While the rest of the province might be enjoying full capacity in its restaurants, theatres and sporting events, the Kootenay along with the rest of Interior Health region are still restricted, the chamber executive director says.
Tom Thomson said that low vaccination rates — around 78 per cent with the first dose — have excluded Nelson along with the West and East Kootenay and the Okanagan in a return to full capacity (with the proper protocols).
In a report on the Nelson business community, delivered to city council Tuesday night during the committee-of-the-whole meeting, Thomson said the region was singled out with a red light and continued restrictions while the province turned on the green light elsewhere.
“In the Interior Health it is still an issue and some of it has to do with low vaccination rates,” he said. “So many businesses in Nelson and area have been struggling to return to profitability.”
But the restrictions are having a negative impact on Kootenay businesses. In the last BC Chamber of Commerce pulse check for the Kootenay region it was discovered that 21 per cent of businesses reported that they were in poor shape.
The pandemic has had a significant and even devastating impact on those small businesses with some sectors — notably tourism, food and beverage, live performance arts and theatres — have not yet fully recovered.
Around 77 per cent reported operating costs increasing within the last year, while 52 per cent reported decreased sales volume and 42 per cent reported reduced staff hours. There were around 15 per cent reported as in good shape, while 35 per cent were in very good shape.
“So, things are not great but they are getting better,” said Thomson.
As the Kootenay economy attempts to right itself there is still a problem with rehiring workforce labour — a situation plaguing businesses across the province and country.
It’s hard for the service industry to rehire people who don’t have a need to work, said Darren Davidson, who was contracted by the chamber to liaise with the business community in the city.
“The gut feeling amongst quite a few of the people you talk to is once these employment programs run out, like CERB, that everybody is just going to come back to work, because what else are they going to do? But that remains to be seen,” he told council.
Davidson related that the consensus in the business community is that we are rounding a little bit of a curve toward a return to normalcy. But what that normalcy looks like is debatable, said Coun. Jesse Woodward.
There is a feeling that we just have to get back to what was but we don’t know when and if that will happen, he said.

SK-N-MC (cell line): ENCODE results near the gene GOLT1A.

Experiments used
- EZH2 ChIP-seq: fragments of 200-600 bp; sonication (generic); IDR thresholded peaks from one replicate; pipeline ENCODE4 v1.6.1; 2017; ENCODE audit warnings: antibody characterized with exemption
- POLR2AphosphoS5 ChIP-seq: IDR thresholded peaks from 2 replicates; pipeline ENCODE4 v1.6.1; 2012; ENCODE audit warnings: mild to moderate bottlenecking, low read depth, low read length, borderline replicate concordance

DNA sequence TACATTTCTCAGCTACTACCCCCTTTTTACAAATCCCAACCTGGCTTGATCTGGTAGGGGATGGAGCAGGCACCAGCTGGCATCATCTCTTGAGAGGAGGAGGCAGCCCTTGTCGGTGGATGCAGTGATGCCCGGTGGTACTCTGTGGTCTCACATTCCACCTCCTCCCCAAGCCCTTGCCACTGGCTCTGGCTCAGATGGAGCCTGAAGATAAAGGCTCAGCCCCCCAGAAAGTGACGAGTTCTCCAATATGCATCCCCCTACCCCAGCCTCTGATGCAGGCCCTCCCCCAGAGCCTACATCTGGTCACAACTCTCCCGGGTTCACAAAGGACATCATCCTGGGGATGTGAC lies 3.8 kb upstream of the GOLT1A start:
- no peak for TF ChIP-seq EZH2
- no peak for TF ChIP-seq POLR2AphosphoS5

“Plan for when normalization happens again but also plan for instability which is kind of the name of the game these days,” he said.
He asked Thomson if business owners had the understanding that the current instability may just be the new normal.
“Adaptation has to happen continuously instead of hoping, hoping, for that time when it’s all gone and we can just throw our masks away and it’s all normal again,” he said. “I’m worried that people are just focused on that and that it if doesn’t happen it could just be heartbreaking.
“We all want to get back to normal. But that’s what everybody else is going to have to get to, saying that ‘this is our new normal.’”
Coun. Keith Page asked Thomson if there were any major events planned for the winter season that would help give people some light at the end of the pandemic tunnel.
“Are we putting up a slate of activities that we can pull off in a COVID-safe way, in compliance with the public health orders, so that our community can get out a little bit and not be so isolated?” he asked. “Because that’s one of the manifesting issues we are seeing right now is that isolation is getting to people and we need opportunities for some fun.”
Thomson said nothing such as a winterfest has been planned, and the chamber gala has been scrapped for the second straight year.
“There was too much uncertainty and limits were still pretty restrictive and it just wasn’t quite right to be able to do it,” he said about the gala.
“It’s really tricky trying to plan an event right now because you plan and do all of the work and you don’t know if you are going to get shut down, or something else happens.”
But it will happen eventually, Thomson added, and major events in the region will come back.
Backing the patio
The chamber was requesting, by letter, that council further extend the temporary patio bylaw into 2022.
“The Chamber of Commerce board and staff respectfully request council approve the temporary patio bylaw for April through October 2022,” the letter read.
The temporary patio bylaw was brought in last year and was really good for Nelson, Thomson stated.
“We don’t think we could make the patio bylaw a permanent one since it changes liquor licences, rules and regulations, square footage and washroom requirements,” said Thomson.
Although council heard Thomson’s question on extending the patio season, no decision was made at a meeting — the matter will be placed on council’s next regular meeting agenda.